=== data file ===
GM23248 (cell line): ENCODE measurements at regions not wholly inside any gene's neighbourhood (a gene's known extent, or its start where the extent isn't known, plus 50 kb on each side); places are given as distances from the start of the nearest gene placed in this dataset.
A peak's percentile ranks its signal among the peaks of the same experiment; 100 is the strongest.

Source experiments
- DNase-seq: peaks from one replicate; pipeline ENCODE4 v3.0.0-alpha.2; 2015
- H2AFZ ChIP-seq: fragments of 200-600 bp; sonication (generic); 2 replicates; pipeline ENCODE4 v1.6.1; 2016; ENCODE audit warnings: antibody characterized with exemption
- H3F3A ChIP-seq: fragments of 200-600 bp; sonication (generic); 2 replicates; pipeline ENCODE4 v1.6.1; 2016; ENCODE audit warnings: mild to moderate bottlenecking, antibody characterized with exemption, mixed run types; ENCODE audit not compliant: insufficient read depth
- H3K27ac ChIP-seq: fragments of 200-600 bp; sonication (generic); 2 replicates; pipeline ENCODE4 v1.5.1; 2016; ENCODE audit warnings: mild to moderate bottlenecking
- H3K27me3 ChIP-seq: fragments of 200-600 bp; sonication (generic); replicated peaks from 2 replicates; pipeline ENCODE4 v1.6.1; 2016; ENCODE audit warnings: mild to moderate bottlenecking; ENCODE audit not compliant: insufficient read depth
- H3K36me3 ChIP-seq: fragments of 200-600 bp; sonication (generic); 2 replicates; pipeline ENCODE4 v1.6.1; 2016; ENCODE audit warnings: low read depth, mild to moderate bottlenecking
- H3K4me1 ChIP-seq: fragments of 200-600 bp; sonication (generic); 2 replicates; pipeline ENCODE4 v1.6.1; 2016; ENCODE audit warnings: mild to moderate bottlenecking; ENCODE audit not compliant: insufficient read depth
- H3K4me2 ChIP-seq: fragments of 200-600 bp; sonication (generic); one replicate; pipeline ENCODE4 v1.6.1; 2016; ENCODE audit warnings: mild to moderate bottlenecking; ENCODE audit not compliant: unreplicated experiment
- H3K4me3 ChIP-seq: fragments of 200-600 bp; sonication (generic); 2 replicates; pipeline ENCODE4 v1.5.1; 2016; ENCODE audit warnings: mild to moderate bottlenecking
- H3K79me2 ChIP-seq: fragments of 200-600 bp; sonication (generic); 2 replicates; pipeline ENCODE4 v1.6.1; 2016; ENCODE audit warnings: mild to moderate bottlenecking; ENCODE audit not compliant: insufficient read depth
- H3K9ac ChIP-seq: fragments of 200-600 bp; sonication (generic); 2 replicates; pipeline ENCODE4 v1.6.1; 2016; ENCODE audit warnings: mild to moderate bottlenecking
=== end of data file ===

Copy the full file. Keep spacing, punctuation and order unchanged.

GM23248 (cell line): ENCODE measurements at regions not wholly inside any gene's neighbourhood (a gene's known extent, or its start where the extent isn't known, plus 50 kb on each side); places are given as distances from the start of the nearest gene placed in this dataset.
A peak's percentile ranks its signal among the peaks of the same experiment; 100 is the strongest.

Source experiments
- DNase-seq: peaks from one replicate; pipeline ENCODE4 v3.0.0-alpha.2; 2015
- H2AFZ ChIP-seq: fragments of 200-600 bp; sonication (generic); 2 replicates; pipeline ENCODE4 v1.6.1; 2016; ENCODE audit warnings: antibody characterized with exemption
- H3F3A ChIP-seq: fragments of 200-600 bp; sonication (generic); 2 replicates; pipeline ENCODE4 v1.6.1; 2016; ENCODE audit warnings: mild to moderate bottlenecking, antibody characterized with exemption, mixed run types; ENCODE audit not compliant: insufficient read depth
- H3K27ac ChIP-seq: fragments of 200-600 bp; sonication (generic); 2 replicates; pipeline ENCODE4 v1.5.1; 2016; ENCODE audit warnings: mild to moderate bottlenecking
- H3K27me3 ChIP-seq: fragments of 200-600 bp; sonication (generic); replicated peaks from 2 replicates; pipeline ENCODE4 v1.6.1; 2016; ENCODE audit warnings: mild to moderate bottlenecking; ENCODE audit not compliant: insufficient read depth
- H3K36me3 ChIP-seq: fragments of 200-600 bp; sonication (generic); 2 replicates; pipeline ENCODE4 v1.6.1; 2016; ENCODE audit warnings: low read depth, mild to moderate bottlenecking
- H3K4me1 ChIP-seq: fragments of 200-600 bp; sonication (generic); 2 replicates; pipeline ENCODE4 v1.6.1; 2016; ENCODE audit warnings: mild to moderate bottlenecking; ENCODE audit not compliant: insufficient read depth
- H3K4me2 ChIP-seq: fragments of 200-600 bp; sonication (generic); one replicate; pipeline ENCODE4 v1.6.1; 2016; ENCODE audit warnings: mild to moderate bottlenecking; ENCODE audit not compliant: unreplicated experiment
- H3K4me3 ChIP-seq: fragments of 200-600 bp; sonication (generic); 2 replicates; pipeline ENCODE4 v1.5.1; 2016; ENCODE audit warnings: mild to moderate bottlenecking
- H3K79me2 ChIP-seq: fragments of 200-600 bp; sonication (generic); 2 replicates; pipeline ENCODE4 v1.6.1; 2016; ENCODE audit warnings: mild to moderate bottlenecking; ENCODE audit not compliant: insufficient read depth
- H3K9ac ChIP-seq: fragments of 200-600 bp; sonication (generic); 2 replicates; pipeline ENCODE4 v1.6.1; 2016; ENCODE audit warnings: mild to moderate bottlenecking